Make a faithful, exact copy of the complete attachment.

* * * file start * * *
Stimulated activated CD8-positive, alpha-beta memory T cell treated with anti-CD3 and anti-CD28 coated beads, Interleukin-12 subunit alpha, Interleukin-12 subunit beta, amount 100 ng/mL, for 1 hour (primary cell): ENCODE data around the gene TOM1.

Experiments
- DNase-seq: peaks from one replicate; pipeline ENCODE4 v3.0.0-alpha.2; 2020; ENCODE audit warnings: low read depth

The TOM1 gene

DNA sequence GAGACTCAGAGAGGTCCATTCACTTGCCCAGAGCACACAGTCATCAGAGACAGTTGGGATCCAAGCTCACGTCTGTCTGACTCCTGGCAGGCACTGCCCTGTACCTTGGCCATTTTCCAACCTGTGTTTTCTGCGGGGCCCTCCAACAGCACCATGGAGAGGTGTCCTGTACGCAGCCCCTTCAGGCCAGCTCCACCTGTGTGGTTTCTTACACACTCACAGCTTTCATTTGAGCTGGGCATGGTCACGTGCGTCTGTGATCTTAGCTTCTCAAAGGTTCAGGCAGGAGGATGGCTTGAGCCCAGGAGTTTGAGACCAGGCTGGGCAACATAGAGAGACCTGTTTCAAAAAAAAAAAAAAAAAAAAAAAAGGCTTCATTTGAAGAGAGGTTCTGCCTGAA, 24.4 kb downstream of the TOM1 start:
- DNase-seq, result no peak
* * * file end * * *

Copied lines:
Stimulated activated CD8-positive, alpha-beta memory T cell treated with anti-CD3 and anti-CD28 coated beads, Interleukin-12 subunit alpha, Interleukin-12 subunit beta, amount 100 ng/mL, for 1 hour (primary cell): ENCODE data around the gene TOM1.

Experiments
- DNase-seq: peaks from one replicate; pipeline ENCODE4 v3.0.0-alpha.2; 2020; ENCODE audit warnings: low read depth

The TOM1 gene

DNA sequence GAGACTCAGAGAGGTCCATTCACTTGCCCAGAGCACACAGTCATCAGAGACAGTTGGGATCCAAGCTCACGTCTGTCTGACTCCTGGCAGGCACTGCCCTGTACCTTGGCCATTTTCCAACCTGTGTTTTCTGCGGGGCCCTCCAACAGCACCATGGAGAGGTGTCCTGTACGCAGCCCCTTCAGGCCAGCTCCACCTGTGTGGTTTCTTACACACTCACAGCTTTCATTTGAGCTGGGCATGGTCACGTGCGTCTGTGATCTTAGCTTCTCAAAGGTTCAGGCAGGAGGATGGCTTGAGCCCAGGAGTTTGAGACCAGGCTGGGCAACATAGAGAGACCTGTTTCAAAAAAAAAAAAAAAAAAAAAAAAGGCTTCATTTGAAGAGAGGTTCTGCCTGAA, 24.4 kb downstream of the TOM1 start:
- DNase-seq, result no peak